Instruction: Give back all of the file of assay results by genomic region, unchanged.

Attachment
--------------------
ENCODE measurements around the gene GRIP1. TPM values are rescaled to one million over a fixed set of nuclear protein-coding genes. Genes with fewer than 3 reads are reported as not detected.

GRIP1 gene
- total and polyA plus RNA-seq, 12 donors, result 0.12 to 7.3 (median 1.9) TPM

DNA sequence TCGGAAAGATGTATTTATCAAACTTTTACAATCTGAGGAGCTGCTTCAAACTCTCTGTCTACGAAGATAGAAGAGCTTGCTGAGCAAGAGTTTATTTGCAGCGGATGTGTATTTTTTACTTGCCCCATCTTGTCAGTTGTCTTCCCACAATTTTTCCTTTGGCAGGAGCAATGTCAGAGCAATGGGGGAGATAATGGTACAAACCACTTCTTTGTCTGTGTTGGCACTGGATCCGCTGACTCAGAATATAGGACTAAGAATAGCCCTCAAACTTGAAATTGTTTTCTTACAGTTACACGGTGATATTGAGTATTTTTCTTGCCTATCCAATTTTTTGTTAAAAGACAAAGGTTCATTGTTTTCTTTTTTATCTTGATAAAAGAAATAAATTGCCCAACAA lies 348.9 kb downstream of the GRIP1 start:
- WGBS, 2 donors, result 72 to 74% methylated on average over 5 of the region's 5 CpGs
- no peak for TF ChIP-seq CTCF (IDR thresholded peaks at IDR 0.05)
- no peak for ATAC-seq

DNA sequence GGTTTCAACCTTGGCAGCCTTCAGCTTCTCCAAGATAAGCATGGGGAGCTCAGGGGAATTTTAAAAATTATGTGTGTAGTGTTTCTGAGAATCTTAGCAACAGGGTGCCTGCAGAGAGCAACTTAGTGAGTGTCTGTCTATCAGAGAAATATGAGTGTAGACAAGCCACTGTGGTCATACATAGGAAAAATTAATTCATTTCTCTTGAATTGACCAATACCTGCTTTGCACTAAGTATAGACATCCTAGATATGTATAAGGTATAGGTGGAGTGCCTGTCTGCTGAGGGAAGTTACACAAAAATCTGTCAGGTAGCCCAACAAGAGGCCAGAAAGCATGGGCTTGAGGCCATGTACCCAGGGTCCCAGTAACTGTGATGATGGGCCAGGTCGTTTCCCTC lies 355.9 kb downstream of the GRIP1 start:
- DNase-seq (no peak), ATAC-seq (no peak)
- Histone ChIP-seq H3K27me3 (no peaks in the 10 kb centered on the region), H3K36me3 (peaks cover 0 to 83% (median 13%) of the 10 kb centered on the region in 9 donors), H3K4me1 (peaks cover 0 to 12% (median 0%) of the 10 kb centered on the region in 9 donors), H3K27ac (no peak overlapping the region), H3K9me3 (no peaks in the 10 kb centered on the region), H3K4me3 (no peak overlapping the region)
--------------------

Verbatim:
ENCODE measurements around the gene GRIP1. TPM values are rescaled to one million over a fixed set of nuclear protein-coding genes. Genes with fewer than 3 reads are reported as not detected.

GRIP1 gene
- total and polyA plus RNA-seq, 12 donors, result 0.12 to 7.3 (median 1.9) TPM

DNA sequence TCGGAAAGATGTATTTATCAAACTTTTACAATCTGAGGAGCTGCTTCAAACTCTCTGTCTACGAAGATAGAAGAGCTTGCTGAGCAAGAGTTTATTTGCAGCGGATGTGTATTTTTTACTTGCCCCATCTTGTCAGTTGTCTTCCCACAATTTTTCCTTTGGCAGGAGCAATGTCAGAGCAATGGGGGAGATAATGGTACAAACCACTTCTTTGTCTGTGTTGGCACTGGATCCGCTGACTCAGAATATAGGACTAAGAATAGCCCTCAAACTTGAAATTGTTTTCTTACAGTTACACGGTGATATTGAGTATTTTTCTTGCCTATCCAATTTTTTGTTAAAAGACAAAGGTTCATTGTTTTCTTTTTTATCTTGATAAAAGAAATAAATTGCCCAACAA lies 348.9 kb downstream of the GRIP1 start:
- WGBS, 2 donors, result 72 to 74% methylated on average over 5 of the region's 5 CpGs
- no peak for TF ChIP-seq CTCF (IDR thresholded peaks at IDR 0.05)
- no peak for ATAC-seq

DNA sequence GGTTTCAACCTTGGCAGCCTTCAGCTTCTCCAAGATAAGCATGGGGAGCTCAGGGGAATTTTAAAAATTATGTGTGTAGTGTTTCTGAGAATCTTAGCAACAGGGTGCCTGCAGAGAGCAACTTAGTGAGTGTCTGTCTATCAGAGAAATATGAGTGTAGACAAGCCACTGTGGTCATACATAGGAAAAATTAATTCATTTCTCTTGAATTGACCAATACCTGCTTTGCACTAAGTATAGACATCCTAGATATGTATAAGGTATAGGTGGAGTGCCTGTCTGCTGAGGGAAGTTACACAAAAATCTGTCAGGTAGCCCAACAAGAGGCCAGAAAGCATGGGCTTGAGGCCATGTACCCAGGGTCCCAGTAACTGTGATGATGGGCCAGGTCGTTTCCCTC lies 355.9 kb downstream of the GRIP1 start:
- DNase-seq (no peak), ATAC-seq (no peak)
- Histone ChIP-seq H3K27me3 (no peaks in the 10 kb centered on the region), H3K36me3 (peaks cover 0 to 83% (median 13%) of the 10 kb centered on the region in 9 donors), H3K4me1 (peaks cover 0 to 12% (median 0%) of the 10 kb centered on the region in 9 donors), H3K27ac (no peak overlapping the region), H3K9me3 (no peaks in the 10 kb centered on the region), H3K4me3 (no peak overlapping the region)